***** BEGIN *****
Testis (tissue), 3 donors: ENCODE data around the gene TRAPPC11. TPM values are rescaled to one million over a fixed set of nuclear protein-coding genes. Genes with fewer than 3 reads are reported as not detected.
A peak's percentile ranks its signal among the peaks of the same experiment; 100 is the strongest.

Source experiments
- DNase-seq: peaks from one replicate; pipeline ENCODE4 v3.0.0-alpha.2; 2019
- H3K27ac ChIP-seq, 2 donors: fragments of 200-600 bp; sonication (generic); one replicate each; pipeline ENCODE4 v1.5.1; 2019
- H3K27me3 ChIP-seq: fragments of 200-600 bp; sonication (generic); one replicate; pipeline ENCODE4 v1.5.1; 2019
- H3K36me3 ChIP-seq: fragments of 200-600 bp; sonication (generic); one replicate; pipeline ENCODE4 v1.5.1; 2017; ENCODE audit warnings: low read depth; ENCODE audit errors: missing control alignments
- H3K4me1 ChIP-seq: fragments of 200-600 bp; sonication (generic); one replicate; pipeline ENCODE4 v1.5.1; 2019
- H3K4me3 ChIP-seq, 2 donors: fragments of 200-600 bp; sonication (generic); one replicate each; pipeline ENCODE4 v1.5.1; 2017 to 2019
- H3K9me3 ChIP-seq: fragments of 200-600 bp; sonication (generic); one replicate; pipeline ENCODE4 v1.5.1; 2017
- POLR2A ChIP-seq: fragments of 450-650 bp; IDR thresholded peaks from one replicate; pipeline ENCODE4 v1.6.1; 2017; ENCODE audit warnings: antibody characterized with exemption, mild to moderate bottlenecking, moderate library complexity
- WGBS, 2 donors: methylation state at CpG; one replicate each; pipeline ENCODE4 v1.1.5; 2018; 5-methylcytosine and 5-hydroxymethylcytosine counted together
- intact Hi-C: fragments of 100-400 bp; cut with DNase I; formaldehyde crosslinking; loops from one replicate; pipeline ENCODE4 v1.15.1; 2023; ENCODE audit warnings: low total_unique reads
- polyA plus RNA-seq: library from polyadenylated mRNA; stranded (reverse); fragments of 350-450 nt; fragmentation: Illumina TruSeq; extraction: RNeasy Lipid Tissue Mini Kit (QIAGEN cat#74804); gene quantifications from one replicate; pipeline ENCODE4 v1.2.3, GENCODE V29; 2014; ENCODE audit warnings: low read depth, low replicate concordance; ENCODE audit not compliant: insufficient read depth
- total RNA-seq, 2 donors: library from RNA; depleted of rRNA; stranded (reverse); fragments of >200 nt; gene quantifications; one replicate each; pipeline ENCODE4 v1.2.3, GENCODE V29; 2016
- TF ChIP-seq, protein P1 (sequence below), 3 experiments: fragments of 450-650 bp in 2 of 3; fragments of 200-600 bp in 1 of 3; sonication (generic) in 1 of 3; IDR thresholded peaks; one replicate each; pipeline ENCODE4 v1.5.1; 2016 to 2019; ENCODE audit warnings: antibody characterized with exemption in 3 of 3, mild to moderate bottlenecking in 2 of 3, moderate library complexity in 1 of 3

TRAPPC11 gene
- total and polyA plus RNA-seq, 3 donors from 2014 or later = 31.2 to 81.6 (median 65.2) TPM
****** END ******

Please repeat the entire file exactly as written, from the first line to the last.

Testis (tissue), 3 donors: ENCODE data around the gene TRAPPC11. TPM values are rescaled to one million over a fixed set of nuclear protein-coding genes. Genes with fewer than 3 reads are reported as not detected.
A peak's percentile ranks its signal among the peaks of the same experiment; 100 is the strongest.

Source experiments
- DNase-seq: peaks from one replicate; pipeline ENCODE4 v3.0.0-alpha.2; 2019
- H3K27ac ChIP-seq, 2 donors: fragments of 200-600 bp; sonication (generic); one replicate each; pipeline ENCODE4 v1.5.1; 2019
- H3K27me3 ChIP-seq: fragments of 200-600 bp; sonication (generic); one replicate; pipeline ENCODE4 v1.5.1; 2019
- H3K36me3 ChIP-seq: fragments of 200-600 bp; sonication (generic); one replicate; pipeline ENCODE4 v1.5.1; 2017; ENCODE audit warnings: low read depth; ENCODE audit errors: missing control alignments
- H3K4me1 ChIP-seq: fragments of 200-600 bp; sonication (generic); one replicate; pipeline ENCODE4 v1.5.1; 2019
- H3K4me3 ChIP-seq, 2 donors: fragments of 200-600 bp; sonication (generic); one replicate each; pipeline ENCODE4 v1.5.1; 2017 to 2019
- H3K9me3 ChIP-seq: fragments of 200-600 bp; sonication (generic); one replicate; pipeline ENCODE4 v1.5.1; 2017
- POLR2A ChIP-seq: fragments of 450-650 bp; IDR thresholded peaks from one replicate; pipeline ENCODE4 v1.6.1; 2017; ENCODE audit warnings: antibody characterized with exemption, mild to moderate bottlenecking, moderate library complexity
- WGBS, 2 donors: methylation state at CpG; one replicate each; pipeline ENCODE4 v1.1.5; 2018; 5-methylcytosine and 5-hydroxymethylcytosine counted together
- intact Hi-C: fragments of 100-400 bp; cut with DNase I; formaldehyde crosslinking; loops from one replicate; pipeline ENCODE4 v1.15.1; 2023; ENCODE audit warnings: low total_unique reads
- polyA plus RNA-seq: library from polyadenylated mRNA; stranded (reverse); fragments of 350-450 nt; fragmentation: Illumina TruSeq; extraction: RNeasy Lipid Tissue Mini Kit (QIAGEN cat#74804); gene quantifications from one replicate; pipeline ENCODE4 v1.2.3, GENCODE V29; 2014; ENCODE audit warnings: low read depth, low replicate concordance; ENCODE audit not compliant: insufficient read depth
- total RNA-seq, 2 donors: library from RNA; depleted of rRNA; stranded (reverse); fragments of >200 nt; gene quantifications; one replicate each; pipeline ENCODE4 v1.2.3, GENCODE V29; 2016
- TF ChIP-seq, protein P1 (sequence below), 3 experiments: fragments of 450-650 bp in 2 of 3; fragments of 200-600 bp in 1 of 3; sonication (generic) in 1 of 3; IDR thresholded peaks; one replicate each; pipeline ENCODE4 v1.5.1; 2016 to 2019; ENCODE audit warnings: antibody characterized with exemption in 3 of 3, mild to moderate bottlenecking in 2 of 3, moderate library complexity in 1 of 3

TRAPPC11 gene
- total and polyA plus RNA-seq, 3 donors from 2014 or later = 31.2 to 81.6 (median 65.2) TPM